ISSN: 1899-0967
Polish Journal of Radiology
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vol. 85
Musculoskeletal radiology
Original paper

Sonographic soft tissue arthritic changes associated with post-stroke hemiplegic knee pain: utility of musculoskeletal ultrasound in a resource-limited setting

Adeniyi S. Aderibigbe
Olushola C. Famurewa
Morenikeji A. Komolafe
Adeleye D. Omisore
Victor A. Adetiloye

© Pol J Radiol 2020; 85: e45-e52
Online publish date: 2020/01/27
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Post-stroke arthritic changes that may compromise rehabilitation have been described in the upper and lower limbs. We aimed at evaluating the soft tissue arthritic changes associated with pain in hemiplegic knees of stroke patients in our environment.

Material and methods
Hemiplegic and non-hemiplegic knees of 48 stroke patients as well as both knees of 26 apparently healthy controls were evaluated with a 7.5-12 MHz linear ultrasound probe. History of knee pain, and socio-demographic, laboratory, and clinical data were recorded for all study participants. Muscle tone and power as well as functional ambulatory category (FAC) were graded for the stroke patients. Data was analysed using SPSS version 20.

Pain was reported more often in hemiplegic than non-hemiplegic knees (n = 16 vs. n = 6, p = 0.021). The frequencies of soft tissue arthritic changes found, which included reduced lateral and medial femoral cartilage thickness, suprapatellar effusion, and irregular cartilage-bone margin, were similar between hemiplegic and non-hemiplegic knees (p > 0.05). Suprapatellar effusion and reduced lateral femoral cartilage thickness were more prevalent in the hemiplegic knees compared to the healthy control knees (p < 0.05). Stroke patients with pes anserinus tendinosis had greater risk of hemiplegic knee pain (HKP) when compared to stroke patients without this lesion (OR = 10; 95% CI: 1.7-61). FAC, muscle tone, and power showed no association with HKP.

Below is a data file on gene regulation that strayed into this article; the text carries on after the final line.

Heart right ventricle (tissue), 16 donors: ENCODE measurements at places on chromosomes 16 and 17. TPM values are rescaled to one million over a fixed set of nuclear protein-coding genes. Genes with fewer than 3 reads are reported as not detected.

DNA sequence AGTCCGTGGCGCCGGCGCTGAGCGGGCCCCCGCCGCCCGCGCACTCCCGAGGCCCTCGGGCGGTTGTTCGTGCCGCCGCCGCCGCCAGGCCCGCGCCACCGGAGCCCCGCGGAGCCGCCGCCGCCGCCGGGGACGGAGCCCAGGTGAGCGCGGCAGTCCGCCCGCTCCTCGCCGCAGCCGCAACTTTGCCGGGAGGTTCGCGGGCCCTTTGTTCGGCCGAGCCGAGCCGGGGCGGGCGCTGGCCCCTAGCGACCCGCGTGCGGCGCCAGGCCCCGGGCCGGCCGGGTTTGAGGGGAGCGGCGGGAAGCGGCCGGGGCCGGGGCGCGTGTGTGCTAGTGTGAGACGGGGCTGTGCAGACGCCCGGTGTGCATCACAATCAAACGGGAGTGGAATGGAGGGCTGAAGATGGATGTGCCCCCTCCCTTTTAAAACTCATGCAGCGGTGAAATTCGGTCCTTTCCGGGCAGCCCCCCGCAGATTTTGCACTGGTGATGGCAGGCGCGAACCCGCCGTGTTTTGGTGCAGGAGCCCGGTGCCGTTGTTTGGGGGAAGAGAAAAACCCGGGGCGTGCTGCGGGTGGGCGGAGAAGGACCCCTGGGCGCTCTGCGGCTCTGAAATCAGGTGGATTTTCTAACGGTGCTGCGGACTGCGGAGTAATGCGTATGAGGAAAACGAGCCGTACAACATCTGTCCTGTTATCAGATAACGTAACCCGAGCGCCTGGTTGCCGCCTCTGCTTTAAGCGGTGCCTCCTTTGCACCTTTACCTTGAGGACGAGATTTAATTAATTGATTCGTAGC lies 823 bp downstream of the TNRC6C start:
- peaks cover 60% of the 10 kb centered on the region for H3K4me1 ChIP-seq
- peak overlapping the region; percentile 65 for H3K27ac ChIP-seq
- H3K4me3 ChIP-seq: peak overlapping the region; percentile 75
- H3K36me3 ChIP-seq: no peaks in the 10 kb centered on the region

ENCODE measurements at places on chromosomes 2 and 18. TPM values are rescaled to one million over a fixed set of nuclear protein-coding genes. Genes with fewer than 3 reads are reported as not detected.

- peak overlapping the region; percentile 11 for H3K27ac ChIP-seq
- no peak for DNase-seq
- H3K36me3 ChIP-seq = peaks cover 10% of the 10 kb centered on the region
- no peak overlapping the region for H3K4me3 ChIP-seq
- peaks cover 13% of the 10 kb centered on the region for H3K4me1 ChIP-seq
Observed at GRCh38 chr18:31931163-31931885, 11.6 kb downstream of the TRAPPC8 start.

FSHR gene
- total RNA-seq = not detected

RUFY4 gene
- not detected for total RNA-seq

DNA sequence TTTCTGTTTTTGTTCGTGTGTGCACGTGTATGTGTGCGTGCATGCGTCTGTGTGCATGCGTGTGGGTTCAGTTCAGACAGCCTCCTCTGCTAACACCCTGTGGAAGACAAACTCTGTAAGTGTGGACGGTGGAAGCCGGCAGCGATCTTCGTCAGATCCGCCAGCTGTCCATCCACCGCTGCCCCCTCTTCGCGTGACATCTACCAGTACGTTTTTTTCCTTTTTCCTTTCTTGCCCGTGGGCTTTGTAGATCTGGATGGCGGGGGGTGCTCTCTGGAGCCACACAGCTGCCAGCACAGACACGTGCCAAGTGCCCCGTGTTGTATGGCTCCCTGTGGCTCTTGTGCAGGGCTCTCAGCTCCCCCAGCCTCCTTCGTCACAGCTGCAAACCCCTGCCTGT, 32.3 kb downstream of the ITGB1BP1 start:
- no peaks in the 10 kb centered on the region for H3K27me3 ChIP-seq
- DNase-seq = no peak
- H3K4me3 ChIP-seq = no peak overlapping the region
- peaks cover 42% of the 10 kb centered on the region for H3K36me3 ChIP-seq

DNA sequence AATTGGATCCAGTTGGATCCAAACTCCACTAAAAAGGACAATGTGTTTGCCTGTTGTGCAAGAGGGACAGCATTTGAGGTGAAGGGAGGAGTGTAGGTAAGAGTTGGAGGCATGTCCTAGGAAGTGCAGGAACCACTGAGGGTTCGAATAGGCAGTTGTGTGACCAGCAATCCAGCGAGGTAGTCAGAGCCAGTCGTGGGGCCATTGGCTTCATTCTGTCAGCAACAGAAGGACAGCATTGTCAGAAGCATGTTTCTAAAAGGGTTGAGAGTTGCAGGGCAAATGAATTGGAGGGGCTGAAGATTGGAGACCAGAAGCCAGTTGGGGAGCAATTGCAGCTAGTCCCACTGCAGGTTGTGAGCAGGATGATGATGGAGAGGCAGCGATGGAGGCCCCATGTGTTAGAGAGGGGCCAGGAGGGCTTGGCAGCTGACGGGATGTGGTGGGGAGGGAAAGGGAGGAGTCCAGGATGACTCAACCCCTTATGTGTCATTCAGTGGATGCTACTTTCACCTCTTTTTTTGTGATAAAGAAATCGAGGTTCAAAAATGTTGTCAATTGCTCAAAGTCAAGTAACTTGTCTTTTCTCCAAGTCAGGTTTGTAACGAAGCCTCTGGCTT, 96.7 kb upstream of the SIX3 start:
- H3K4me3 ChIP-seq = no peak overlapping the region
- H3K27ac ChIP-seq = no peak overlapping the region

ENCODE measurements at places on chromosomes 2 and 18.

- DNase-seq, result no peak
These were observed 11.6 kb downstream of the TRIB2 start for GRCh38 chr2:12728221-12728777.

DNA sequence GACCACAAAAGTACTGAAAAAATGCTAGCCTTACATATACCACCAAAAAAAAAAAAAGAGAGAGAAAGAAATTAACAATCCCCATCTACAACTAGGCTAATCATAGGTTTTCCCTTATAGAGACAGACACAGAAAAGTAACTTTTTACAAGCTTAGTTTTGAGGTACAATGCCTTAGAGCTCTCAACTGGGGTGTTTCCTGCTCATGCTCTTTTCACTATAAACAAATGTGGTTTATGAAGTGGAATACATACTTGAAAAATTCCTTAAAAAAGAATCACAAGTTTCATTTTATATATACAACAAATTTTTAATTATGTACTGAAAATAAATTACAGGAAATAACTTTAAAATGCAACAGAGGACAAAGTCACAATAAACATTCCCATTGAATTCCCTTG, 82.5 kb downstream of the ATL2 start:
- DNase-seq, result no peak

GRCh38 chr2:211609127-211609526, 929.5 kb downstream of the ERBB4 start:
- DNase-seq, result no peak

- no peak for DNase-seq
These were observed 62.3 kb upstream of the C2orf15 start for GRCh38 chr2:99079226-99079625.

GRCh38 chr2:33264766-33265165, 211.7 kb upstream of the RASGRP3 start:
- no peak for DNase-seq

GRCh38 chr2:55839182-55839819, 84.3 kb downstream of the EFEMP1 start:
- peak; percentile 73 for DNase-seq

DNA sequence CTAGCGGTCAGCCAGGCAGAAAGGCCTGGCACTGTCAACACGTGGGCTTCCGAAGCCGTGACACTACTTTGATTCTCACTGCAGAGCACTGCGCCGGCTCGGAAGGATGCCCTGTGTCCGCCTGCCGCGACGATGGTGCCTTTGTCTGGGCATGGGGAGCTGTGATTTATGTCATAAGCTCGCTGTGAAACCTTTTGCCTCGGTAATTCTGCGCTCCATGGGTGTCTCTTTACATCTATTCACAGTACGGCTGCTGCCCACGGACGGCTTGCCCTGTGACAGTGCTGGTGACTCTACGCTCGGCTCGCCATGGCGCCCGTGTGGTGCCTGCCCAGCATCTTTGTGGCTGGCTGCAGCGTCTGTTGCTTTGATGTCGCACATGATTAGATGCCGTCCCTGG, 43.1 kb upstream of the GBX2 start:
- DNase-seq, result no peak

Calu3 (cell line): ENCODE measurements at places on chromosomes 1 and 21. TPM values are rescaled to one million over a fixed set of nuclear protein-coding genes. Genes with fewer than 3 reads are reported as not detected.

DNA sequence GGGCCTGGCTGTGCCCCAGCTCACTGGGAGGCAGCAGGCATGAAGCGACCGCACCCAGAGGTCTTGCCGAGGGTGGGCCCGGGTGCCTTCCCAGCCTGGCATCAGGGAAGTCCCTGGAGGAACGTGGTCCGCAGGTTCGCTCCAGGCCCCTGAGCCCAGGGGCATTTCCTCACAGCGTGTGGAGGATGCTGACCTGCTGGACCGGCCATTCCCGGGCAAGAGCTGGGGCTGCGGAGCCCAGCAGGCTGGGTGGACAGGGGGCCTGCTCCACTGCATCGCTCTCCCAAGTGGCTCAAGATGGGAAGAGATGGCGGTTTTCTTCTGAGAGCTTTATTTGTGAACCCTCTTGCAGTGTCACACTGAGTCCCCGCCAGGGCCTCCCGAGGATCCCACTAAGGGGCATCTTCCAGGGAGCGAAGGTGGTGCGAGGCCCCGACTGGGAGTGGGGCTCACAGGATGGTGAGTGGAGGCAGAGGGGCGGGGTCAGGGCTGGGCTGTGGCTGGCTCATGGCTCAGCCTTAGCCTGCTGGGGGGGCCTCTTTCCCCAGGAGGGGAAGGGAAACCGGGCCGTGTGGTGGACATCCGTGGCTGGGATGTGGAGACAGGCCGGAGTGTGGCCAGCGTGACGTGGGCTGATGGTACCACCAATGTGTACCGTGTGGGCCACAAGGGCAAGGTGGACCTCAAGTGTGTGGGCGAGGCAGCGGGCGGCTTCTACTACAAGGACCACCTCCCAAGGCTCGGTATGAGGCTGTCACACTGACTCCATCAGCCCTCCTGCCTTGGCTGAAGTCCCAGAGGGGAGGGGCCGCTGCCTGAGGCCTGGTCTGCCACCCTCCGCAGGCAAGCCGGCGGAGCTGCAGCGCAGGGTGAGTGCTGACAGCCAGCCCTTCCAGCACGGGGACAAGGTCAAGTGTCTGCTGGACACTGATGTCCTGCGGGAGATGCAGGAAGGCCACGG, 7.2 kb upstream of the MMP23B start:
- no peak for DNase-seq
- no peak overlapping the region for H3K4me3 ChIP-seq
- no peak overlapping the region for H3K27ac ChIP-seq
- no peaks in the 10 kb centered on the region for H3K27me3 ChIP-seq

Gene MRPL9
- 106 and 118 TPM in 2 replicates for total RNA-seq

Soft tissue arthritic changes associated with knee pain are comparable between hemiplegic and non-hemiplegic knees of stroke patients. The risk of knee pain in stroke is higher in the presence of pes anserinus tendinosis.


osteoarthritis, stroke, ultrasound, pes anserinus tendinosis, hemiplegic knee pain

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